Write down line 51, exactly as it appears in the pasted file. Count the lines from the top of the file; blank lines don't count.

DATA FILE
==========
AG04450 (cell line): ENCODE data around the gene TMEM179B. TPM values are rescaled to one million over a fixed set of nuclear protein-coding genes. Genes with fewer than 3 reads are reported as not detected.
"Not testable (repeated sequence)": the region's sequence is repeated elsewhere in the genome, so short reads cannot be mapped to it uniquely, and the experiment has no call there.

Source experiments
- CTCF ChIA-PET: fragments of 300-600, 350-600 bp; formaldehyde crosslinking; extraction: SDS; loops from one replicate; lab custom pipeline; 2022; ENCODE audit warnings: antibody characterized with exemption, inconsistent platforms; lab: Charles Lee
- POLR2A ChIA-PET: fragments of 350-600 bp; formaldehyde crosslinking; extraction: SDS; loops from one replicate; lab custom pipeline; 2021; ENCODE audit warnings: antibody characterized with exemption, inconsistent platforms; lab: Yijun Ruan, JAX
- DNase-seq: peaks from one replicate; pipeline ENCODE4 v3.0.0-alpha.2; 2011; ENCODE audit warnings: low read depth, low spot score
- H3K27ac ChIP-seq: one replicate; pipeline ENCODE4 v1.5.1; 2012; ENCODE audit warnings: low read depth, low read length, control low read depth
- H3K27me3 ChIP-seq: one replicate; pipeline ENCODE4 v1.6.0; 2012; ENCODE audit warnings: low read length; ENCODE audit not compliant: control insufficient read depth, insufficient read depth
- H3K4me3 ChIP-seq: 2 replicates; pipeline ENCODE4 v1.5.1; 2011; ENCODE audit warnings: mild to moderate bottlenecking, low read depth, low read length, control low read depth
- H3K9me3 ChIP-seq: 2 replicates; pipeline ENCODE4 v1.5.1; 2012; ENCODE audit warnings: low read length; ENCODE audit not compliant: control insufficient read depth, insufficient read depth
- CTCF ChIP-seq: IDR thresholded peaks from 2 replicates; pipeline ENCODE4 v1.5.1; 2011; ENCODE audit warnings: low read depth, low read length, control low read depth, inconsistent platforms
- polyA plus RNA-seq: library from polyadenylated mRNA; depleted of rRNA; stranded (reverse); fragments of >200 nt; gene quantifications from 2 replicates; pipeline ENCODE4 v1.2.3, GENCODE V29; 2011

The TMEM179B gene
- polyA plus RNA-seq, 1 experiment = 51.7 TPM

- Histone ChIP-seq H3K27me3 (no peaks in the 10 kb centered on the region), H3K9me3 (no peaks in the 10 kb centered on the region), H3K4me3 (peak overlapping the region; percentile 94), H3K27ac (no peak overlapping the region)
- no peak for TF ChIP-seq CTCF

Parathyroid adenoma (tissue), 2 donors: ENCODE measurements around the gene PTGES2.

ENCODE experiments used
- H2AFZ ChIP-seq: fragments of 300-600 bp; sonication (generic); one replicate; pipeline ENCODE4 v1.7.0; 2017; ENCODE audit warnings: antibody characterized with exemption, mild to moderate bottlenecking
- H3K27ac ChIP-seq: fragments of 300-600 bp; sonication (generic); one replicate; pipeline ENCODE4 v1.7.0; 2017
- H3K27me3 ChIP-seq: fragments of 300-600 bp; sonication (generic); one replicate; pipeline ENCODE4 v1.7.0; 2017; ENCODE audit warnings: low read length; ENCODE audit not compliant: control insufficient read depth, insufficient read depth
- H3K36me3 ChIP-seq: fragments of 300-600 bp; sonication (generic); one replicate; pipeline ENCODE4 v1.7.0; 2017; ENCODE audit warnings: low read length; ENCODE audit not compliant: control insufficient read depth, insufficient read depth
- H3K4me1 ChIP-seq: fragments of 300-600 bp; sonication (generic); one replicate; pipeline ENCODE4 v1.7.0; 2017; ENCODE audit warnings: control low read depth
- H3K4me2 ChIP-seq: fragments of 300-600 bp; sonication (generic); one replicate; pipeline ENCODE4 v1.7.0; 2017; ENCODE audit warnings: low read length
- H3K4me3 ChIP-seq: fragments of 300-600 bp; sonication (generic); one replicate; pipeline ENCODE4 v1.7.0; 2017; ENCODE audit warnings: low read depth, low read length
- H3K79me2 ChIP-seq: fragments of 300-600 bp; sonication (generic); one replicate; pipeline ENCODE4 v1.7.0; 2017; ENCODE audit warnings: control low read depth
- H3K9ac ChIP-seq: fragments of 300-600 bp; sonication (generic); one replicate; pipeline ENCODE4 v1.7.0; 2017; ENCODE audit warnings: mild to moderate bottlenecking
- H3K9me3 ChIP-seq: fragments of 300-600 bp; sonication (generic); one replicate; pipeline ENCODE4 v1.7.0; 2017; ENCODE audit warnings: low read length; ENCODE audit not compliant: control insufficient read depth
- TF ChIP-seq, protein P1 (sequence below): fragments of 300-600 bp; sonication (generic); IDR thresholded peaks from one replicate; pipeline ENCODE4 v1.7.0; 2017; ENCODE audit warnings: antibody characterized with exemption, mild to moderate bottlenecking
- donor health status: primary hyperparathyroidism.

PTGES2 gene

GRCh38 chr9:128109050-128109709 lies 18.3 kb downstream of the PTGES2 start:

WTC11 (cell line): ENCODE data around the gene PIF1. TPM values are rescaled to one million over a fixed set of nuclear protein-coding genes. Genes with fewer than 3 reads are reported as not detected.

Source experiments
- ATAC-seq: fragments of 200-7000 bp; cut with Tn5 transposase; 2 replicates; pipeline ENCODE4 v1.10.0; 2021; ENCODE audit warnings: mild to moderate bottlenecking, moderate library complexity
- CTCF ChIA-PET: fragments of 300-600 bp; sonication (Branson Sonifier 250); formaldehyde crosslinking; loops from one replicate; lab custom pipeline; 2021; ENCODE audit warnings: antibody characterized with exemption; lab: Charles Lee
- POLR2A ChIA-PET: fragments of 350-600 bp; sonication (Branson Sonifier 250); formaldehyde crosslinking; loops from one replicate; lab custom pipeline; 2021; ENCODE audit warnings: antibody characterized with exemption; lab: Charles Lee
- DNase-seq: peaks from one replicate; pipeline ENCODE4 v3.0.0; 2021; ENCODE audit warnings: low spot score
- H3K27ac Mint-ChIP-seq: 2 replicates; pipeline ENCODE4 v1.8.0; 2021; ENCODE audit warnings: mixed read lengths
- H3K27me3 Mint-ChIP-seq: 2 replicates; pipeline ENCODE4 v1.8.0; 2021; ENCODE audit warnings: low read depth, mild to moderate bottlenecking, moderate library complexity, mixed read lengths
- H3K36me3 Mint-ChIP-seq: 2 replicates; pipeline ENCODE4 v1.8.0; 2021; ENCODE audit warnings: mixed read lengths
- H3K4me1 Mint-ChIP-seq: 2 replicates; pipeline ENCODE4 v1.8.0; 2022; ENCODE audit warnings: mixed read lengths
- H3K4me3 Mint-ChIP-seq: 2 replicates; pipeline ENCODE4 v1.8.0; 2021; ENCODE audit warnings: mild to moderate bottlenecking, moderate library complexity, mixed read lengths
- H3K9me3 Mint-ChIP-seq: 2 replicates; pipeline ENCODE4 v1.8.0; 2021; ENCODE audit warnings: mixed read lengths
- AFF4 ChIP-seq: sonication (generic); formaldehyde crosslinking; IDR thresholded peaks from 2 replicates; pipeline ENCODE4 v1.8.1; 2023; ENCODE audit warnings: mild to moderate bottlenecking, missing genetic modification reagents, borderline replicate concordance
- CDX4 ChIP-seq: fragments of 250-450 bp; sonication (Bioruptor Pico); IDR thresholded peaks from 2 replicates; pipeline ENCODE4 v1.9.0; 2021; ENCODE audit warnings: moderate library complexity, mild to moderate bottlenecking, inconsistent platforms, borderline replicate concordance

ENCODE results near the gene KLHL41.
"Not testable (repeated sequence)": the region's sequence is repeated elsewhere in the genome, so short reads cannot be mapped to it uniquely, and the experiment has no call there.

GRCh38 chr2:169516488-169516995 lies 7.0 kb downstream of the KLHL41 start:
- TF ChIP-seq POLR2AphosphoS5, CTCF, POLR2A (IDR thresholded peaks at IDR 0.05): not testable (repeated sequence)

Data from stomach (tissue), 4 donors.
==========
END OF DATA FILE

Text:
Data from stomach (tissue), 4 donors.